Transparent wall coating made from a HAIR CONDITIONER ingredient can capture aerosols and droplets containing Covid from the air – and it could be used on plexiglass screens in supermarkets and restaurants
- The transparent coating could be applied to plexiglass screens used in shops
- Current plexiglass dividers merely deflect droplets and aerosols with Covid-19
- The new material acts to soak up the virus from the plexiglass or other surface
- It can capture droplets and aerosols, effectively removing them from air and significantly reducing how far and fast the virus can spread within the air
A wall coating made using a common hair conditioner ingredient is able to capture aerosols and droplets that contain coronavirus from the air, its developers claim.
It is hoped the transparent coating could be applied to plexiglass screens used within supermarkets, office cubicles and restaurants to slow the spread of Covid-19.
Current plexiglass dividers merely deflect droplets and aerosols containing particles of Covid-19, causing them to bounce away but remain in the air, rather than remove them from circulation, making them an ‘imperfect solution’ to blocking transmission.
To enhance the function of these protective barriers, researchers from Northwestern University in Evanston, Illinois, developed a new virus-proof transparent coating.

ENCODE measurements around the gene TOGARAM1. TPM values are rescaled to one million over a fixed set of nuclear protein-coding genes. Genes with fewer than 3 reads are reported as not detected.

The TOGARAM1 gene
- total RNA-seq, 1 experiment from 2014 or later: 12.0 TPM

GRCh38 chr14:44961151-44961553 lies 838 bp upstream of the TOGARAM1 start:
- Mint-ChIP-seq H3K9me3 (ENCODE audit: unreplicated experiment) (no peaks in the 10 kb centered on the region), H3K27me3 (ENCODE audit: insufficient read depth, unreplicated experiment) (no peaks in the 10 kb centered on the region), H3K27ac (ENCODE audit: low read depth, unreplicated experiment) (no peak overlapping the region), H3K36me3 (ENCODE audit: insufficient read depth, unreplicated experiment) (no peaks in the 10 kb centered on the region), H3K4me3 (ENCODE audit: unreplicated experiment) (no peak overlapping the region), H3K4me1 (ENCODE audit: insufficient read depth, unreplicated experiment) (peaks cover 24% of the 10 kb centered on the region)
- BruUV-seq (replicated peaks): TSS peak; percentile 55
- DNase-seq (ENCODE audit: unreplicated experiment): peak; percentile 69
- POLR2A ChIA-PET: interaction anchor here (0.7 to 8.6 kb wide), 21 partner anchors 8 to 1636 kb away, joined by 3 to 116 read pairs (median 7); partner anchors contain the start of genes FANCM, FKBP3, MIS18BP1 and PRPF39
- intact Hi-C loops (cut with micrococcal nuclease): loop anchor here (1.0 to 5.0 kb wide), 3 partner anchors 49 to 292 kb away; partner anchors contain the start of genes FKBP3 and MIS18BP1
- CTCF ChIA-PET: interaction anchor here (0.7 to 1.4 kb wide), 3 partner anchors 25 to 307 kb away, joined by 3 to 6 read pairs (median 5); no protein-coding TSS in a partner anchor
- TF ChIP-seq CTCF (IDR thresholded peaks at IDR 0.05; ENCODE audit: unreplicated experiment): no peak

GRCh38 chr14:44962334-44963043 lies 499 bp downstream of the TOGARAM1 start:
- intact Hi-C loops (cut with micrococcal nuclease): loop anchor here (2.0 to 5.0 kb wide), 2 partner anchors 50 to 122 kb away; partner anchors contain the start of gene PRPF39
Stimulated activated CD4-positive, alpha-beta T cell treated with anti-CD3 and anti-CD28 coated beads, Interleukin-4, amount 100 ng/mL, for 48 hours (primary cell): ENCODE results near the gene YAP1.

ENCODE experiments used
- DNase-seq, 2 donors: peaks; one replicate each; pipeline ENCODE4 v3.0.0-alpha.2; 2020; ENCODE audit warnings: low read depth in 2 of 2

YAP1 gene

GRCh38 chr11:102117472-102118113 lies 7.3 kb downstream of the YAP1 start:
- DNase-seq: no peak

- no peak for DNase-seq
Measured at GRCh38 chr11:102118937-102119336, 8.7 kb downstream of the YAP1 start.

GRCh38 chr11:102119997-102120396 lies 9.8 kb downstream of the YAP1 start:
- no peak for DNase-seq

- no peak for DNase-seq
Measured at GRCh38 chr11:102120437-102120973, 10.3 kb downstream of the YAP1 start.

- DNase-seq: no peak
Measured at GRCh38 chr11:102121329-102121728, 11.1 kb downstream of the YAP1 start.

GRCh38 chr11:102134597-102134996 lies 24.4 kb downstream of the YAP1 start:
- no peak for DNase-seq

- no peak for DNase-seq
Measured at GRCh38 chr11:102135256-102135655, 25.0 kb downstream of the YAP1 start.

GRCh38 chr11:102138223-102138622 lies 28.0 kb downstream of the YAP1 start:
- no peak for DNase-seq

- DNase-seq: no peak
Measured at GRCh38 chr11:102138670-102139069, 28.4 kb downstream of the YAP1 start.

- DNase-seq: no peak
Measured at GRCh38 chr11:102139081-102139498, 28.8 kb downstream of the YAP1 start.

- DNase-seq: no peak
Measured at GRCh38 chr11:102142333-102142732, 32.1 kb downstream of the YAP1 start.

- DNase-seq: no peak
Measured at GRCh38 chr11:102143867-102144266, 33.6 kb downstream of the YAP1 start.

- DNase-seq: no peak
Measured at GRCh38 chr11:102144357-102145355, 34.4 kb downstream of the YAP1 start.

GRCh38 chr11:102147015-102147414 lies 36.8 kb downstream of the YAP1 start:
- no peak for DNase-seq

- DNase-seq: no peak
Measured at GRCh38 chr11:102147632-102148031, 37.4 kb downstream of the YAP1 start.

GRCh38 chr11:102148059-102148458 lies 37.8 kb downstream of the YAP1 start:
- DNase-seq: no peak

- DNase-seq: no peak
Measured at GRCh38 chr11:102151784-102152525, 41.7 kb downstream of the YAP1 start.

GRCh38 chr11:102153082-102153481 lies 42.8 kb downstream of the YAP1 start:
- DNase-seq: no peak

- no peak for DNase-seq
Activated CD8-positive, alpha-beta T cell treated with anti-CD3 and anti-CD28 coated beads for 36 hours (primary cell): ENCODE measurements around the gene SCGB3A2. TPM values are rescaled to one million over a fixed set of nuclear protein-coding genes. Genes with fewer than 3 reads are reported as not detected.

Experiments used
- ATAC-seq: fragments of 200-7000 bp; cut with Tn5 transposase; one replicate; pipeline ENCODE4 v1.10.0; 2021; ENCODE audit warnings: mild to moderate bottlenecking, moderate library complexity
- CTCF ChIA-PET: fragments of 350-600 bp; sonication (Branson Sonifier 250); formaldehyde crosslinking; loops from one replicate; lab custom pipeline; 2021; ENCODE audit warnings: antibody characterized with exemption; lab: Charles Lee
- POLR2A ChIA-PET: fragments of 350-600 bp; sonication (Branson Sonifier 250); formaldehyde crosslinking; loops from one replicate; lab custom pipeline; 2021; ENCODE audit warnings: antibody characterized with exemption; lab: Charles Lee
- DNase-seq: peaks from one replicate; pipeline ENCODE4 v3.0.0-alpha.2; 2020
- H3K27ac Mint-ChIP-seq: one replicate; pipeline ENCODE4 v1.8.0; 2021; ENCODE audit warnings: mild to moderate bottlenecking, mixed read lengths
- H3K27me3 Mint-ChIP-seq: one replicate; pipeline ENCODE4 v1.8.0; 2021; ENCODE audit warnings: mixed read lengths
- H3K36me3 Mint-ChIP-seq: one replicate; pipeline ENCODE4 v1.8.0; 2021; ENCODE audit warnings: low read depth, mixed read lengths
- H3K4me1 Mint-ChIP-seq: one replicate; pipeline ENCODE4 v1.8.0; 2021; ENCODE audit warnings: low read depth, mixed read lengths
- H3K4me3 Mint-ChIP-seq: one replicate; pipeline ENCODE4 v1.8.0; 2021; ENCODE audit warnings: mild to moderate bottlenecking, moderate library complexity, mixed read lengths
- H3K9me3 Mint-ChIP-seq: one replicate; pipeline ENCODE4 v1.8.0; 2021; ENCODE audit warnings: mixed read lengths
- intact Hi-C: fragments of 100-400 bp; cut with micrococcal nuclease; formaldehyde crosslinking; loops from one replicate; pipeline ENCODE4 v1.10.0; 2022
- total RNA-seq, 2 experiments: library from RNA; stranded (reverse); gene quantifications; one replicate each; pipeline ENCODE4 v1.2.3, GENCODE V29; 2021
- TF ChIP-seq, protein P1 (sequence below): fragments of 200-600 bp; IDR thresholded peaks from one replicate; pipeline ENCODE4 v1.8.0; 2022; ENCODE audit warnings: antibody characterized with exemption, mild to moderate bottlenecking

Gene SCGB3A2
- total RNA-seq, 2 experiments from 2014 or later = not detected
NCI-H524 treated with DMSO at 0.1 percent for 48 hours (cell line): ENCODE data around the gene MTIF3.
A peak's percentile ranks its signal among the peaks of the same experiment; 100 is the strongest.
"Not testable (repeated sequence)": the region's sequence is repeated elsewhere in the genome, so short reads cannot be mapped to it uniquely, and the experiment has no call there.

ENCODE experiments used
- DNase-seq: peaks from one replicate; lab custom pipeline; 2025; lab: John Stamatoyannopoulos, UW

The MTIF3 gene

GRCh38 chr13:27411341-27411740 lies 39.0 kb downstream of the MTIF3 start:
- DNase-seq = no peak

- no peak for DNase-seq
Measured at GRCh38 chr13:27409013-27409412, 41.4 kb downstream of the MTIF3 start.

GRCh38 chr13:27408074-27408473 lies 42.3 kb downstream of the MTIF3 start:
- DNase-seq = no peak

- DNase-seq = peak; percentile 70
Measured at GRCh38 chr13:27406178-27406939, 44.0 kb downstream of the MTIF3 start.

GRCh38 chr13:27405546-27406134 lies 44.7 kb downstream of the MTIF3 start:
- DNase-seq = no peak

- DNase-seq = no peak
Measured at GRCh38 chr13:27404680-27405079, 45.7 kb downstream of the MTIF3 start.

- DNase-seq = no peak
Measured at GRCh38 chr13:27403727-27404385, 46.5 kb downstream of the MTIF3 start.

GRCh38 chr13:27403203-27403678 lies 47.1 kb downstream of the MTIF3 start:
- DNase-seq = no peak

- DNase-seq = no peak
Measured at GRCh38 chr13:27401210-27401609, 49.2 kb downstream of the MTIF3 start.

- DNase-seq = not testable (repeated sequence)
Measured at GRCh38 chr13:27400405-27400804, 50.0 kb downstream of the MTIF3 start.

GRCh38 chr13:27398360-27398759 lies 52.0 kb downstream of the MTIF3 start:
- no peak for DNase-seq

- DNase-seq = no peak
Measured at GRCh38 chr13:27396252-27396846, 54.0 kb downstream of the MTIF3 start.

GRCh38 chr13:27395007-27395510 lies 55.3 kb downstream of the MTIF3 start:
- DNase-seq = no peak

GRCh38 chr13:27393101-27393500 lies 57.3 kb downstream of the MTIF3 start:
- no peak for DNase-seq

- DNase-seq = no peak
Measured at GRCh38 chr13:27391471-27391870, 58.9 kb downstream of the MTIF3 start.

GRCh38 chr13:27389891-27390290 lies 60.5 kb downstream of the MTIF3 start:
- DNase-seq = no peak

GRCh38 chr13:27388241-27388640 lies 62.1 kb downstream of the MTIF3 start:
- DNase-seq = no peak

It can capture droplets and aerosols, effectively removing them from air and significantly reducing how far and fast the virus can spread within the environment.
The main ingredient in the new material is a polyelectrolyte polymer commonly used in cosmetic products including hair conditioner.
A wall coating made using a common hair conditioner ingredient is able to capture aerosols and droplets that contain coronavirus from the air, its developers claim. Stock image
A 3D image shows crater-like features generated by the captured droplets. It is hoped the transparent coating could be applied to plexiglass screens used within supermarkets, office cubicles and restaurants to slow the spread of Covid-19
HOW IT WORKS: THE CHEMICAL LOCKS MOISTURE TO THE COATED SURFACE
A wall coating made from repurposing common ingredients in hair conditioner could help trap airborne aerosol droplets, according to US researchers.
They came up with the idea of turning a polymer used in hair products for locking in the moisture, into a surface coating that could capture incoming respiratory droplets and prevent them from bouncing off surfaces.
They coated a plexiglass divider and sprayed it with a hand-held facial mister, to simulate fine respiratory aerosols emitted during speaking.
Compared with an uncoated barrier, the coating captured nearly all the aerosols, allowing barely any to escape.
In a second test to simulate coughing and sneezing the number of droplets that escaped from the plexiglass barrier was reduced by 80 per cent.
The liquid is clear and viscous and can be painted onto any type of surface including plastic, glass, wood, metal, stainless steel, concrete and even clothing.
As droplets collide with the newly coated surface they stick to it, get absorbed and dry up, preventing them from being ‘pushed back’ into the air and spreading.
The coating also is compatible with antiviral and antimicrobial materials, so sanitising agents, such as copper, could be added to the formula to enhance its functionality in areas where it is vital things are kept clean and virus free.
‘Droplets collide with indoor surfaces all the time,’ said Northwestern’s Jiaxing Huang, the study’s senior author, adding that plexiglass ‘deflects droplets’.